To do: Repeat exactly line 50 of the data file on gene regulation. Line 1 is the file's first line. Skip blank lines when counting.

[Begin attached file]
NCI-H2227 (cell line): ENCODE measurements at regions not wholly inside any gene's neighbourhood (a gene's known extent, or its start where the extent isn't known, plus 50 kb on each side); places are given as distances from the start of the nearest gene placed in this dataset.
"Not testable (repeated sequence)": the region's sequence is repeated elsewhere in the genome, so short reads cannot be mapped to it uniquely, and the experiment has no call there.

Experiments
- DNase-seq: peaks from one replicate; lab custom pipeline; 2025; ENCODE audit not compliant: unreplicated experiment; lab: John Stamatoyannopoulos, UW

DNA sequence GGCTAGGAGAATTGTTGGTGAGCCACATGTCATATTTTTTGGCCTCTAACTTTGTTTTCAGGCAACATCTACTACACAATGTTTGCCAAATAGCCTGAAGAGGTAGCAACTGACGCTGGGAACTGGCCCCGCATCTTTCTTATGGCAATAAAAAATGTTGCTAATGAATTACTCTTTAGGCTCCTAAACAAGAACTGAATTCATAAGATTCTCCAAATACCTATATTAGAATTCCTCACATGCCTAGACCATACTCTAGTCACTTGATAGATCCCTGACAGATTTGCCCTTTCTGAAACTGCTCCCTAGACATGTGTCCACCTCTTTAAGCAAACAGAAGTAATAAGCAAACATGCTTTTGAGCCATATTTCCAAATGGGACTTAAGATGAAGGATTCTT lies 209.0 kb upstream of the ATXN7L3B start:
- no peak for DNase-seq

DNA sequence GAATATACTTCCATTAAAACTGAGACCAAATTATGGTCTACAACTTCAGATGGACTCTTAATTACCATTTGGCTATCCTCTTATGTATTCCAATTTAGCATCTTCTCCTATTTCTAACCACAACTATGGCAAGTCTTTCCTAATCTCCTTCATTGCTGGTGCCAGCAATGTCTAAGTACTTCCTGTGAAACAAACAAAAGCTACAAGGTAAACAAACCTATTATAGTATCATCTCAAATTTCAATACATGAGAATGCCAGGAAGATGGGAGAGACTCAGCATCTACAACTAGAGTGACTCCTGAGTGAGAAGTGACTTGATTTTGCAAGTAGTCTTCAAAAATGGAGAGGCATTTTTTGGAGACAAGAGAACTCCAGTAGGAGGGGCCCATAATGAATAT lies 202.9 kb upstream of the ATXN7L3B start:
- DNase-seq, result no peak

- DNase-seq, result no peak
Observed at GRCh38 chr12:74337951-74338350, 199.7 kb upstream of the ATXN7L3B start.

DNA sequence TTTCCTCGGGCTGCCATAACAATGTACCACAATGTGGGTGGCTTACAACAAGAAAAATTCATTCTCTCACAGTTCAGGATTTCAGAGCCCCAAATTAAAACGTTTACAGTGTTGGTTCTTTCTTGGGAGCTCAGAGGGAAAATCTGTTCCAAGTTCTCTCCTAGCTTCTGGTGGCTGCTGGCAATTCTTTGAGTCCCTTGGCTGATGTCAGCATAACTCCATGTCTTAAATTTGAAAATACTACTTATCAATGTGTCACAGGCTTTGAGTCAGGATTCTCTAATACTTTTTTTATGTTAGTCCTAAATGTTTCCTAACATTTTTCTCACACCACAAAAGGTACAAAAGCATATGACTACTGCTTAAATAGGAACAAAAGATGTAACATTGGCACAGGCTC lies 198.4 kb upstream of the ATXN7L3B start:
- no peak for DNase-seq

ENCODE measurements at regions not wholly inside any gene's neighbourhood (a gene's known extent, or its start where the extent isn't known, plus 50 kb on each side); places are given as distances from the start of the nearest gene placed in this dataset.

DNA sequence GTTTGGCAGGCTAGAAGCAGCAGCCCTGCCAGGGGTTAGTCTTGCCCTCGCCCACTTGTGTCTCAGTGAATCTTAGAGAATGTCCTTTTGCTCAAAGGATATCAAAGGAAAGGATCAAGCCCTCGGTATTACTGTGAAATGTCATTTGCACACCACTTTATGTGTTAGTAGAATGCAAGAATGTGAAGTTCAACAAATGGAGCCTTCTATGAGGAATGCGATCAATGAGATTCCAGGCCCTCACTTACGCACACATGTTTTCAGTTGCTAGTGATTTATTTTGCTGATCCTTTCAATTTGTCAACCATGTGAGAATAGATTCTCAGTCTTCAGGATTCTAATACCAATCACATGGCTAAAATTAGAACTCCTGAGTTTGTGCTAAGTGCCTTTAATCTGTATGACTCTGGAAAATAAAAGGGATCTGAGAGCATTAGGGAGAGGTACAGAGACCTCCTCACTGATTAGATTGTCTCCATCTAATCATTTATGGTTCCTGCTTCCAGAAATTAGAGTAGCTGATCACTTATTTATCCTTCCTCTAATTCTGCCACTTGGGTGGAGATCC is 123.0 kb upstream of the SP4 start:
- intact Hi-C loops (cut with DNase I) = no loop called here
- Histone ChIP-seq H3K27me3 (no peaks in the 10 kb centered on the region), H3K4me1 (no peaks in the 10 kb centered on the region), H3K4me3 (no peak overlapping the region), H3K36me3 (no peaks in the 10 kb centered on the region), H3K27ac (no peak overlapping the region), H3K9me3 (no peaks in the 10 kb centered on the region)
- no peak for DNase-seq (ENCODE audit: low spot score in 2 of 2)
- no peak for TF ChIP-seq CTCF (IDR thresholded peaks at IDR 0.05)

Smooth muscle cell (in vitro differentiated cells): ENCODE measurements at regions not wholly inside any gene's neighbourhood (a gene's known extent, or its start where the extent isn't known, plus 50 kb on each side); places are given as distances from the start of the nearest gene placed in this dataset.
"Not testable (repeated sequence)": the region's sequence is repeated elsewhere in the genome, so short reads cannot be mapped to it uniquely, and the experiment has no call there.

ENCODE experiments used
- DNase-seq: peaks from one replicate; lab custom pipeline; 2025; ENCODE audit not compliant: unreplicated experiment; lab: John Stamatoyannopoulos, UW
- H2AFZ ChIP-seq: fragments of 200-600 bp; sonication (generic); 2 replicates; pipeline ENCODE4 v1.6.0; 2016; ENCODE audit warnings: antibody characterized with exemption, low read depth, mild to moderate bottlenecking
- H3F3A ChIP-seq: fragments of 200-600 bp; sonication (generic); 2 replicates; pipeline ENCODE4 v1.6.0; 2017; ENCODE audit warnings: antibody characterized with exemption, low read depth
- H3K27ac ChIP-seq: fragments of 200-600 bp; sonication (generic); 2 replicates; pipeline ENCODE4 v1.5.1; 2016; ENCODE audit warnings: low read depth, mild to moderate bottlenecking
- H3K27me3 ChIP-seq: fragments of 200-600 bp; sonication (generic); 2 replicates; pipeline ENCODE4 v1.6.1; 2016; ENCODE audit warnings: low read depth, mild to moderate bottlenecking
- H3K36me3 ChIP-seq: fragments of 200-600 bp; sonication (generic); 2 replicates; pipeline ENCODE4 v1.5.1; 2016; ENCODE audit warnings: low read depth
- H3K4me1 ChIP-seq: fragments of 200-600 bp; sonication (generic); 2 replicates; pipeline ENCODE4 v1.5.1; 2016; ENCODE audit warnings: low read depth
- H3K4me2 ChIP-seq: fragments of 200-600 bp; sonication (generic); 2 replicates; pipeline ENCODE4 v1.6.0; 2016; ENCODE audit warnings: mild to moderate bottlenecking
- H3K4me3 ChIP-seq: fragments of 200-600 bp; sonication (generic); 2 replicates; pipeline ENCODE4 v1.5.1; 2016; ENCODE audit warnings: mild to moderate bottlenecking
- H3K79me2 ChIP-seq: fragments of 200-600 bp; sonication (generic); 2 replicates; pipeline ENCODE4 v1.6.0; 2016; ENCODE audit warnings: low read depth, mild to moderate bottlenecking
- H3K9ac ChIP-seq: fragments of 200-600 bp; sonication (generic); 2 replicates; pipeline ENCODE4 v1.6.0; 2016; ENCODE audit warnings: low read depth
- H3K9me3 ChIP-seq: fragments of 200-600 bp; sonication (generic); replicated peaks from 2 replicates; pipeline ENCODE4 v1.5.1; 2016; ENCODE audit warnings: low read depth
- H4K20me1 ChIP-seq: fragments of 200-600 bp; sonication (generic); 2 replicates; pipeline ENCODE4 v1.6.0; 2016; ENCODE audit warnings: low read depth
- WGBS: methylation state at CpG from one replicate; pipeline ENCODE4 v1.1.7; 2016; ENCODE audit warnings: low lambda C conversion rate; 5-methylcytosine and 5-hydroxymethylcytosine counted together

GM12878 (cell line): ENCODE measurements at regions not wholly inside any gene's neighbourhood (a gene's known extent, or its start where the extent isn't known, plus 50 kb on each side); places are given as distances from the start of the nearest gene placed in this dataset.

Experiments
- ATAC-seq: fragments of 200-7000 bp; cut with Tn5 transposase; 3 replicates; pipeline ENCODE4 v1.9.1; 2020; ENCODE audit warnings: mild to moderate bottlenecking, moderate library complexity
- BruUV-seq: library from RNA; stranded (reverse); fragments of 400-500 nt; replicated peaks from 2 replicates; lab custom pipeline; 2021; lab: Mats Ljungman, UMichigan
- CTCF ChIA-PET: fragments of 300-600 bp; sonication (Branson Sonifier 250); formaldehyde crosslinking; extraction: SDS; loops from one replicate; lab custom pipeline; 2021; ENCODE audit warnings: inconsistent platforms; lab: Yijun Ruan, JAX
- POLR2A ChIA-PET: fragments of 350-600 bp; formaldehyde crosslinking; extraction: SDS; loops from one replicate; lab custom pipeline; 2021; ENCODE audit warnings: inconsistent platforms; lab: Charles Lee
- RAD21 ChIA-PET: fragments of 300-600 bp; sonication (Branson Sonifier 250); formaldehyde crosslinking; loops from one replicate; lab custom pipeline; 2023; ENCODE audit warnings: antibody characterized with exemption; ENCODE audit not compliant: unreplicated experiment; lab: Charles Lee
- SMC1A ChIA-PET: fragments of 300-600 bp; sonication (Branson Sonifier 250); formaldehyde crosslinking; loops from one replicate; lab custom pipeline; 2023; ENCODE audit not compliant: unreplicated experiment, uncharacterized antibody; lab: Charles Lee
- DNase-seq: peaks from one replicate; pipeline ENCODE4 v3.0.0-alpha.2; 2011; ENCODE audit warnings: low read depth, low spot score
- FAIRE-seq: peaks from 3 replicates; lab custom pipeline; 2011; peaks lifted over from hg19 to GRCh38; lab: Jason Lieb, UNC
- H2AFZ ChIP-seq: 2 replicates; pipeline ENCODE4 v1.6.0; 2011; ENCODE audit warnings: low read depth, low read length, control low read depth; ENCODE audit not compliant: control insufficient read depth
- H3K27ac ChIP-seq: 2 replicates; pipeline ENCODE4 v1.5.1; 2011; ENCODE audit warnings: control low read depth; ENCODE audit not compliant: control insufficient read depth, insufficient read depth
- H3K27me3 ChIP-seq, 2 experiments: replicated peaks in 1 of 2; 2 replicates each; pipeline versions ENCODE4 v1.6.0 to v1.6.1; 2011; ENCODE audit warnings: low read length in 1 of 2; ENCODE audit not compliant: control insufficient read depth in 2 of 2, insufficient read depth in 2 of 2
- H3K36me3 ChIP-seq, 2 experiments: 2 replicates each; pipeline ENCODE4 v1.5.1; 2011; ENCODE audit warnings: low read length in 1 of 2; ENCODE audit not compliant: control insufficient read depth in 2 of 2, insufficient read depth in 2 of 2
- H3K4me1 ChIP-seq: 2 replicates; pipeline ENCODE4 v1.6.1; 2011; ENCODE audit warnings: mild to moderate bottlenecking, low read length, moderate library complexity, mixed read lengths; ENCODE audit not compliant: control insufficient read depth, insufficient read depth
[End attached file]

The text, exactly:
- H3K4me1 ChIP-seq: 2 replicates; pipeline ENCODE4 v1.6.1; 2011; ENCODE audit warnings: mild to moderate bottlenecking, low read length, moderate library complexity, mixed read lengths; ENCODE audit not compliant: control insufficient read depth, insufficient read depth